Sometimes, good can arise from the bad. One of the largest book heists in decades unraveled over the past year. An Italian library, The Girolamini Library in Naples, was the victim of a theft estimated at 4,000 books with a value in the millions of dollars. It was an inside job. The leader is alleged to be Massimo De Caro. He was the library's director. His appointment came through the state's cultural ministry. It appears that Mr. De Caro, who faked some of his credentials, was appointed more for political connections than because he was in any way suited for the task. He came with a shady past, and connections to people who operate on the other side of the law. Some of them worked inside the library with him.
Particularly disturbing, it is alleged that a priest (the Girolamini is Church related), who is the library's curator, turned off the alarm system at night so De Caro could remove books. The Priest has claimed he thought the director was just taking them out quietly in the dark of night so he could tidy the place up during the day.
For details about this story, which appeared in last month's edition of AE Monthly, click here.
A few weeks ago, whether out of a sense of need and importance, or out of shame and embarrassment at its lax oversight, the cultural ministry decided it was time to help the libraries. Italian Culture Minister Lorenzo Ornaghi announced that they would be contributing €6.6 million (about $8.4 million in U.S. dollars) to assist various libraries with security and upkeep. It is not limited to the Girolamini. Some 20 libraries will be participating in the funding, but the Girolamini Library is among them. Their need is obvious. In a statement, Mr. Ornaghi described the libraries as “a central element and a strategic factor for the entire Italian cultural system.” Along with improving security, funds will be used for such things as repairing structural problems with the physical buildings, improving internal climate conditions, and even dealing with insects that are destroying old books.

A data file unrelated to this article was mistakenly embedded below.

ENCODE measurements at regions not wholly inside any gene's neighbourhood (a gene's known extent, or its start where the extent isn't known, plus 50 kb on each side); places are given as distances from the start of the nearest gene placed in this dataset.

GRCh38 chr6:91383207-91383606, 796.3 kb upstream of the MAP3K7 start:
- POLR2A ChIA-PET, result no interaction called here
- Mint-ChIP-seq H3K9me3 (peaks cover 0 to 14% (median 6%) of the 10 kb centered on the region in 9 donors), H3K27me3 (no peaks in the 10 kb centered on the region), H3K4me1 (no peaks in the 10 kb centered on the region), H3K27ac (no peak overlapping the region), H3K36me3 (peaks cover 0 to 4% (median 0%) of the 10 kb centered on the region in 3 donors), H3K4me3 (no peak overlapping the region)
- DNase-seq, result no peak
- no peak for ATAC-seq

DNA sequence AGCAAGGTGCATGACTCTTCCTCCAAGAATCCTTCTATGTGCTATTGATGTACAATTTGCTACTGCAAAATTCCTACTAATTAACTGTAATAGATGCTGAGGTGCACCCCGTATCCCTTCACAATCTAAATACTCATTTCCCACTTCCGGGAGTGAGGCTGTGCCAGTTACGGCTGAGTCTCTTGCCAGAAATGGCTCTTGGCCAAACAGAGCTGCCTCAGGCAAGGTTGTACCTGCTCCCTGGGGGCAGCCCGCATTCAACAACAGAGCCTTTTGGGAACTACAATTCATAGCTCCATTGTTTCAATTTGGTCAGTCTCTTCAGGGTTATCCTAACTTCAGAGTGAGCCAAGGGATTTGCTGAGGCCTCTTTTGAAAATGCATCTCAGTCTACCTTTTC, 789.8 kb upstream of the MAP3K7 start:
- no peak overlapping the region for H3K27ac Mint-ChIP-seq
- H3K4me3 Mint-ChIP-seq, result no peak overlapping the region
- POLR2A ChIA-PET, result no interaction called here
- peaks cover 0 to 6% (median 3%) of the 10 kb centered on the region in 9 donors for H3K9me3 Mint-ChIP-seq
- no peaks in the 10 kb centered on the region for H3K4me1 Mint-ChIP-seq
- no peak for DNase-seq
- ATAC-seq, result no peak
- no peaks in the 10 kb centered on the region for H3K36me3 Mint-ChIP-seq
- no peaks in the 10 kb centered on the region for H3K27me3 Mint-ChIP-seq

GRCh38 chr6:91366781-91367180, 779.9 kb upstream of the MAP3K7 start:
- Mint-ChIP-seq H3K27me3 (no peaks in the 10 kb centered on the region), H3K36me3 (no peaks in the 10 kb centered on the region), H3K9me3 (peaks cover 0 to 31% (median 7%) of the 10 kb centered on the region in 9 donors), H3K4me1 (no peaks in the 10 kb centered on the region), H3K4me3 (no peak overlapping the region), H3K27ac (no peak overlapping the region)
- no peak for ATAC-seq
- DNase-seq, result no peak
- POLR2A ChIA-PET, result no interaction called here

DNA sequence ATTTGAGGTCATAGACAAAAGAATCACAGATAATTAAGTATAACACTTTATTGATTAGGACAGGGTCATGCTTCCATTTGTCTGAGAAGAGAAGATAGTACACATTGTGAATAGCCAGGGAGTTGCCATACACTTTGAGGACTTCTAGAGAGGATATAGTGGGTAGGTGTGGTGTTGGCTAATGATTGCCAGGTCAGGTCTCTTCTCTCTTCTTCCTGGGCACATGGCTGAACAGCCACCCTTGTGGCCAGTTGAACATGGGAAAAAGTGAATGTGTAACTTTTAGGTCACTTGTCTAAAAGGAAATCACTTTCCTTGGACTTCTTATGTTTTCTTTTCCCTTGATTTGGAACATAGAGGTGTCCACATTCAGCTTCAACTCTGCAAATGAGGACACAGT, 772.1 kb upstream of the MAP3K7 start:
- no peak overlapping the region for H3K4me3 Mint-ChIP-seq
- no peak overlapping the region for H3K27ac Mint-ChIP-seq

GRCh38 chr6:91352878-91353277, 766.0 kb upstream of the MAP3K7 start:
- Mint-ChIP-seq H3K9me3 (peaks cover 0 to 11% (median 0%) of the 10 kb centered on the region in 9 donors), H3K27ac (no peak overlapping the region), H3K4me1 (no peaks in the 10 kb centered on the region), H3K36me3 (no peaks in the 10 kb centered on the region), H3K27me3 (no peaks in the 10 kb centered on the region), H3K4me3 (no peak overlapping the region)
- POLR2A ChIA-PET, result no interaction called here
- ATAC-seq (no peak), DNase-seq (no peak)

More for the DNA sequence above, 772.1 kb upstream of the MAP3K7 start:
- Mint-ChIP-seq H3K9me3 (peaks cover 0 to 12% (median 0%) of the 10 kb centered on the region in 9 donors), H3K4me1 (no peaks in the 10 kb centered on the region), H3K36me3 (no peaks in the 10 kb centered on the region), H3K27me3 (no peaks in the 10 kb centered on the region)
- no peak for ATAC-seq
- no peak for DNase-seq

The role of libraries in society is changing, and will continue to change. For centuries, there was little change, as the printed book (and other printed material) was the primary means of communicating information and preserving knowledge. That is no longer the case. However, libraries remain our primary repository of history, and continue to play a vital role in the spreading of knowledge. Their preservation is critical to our culture and our knowledge, and their preservation essential, even as they seek to redefine their role. This is a positive step by Italian officials, even if it took some very unpleasant events to help them see the light.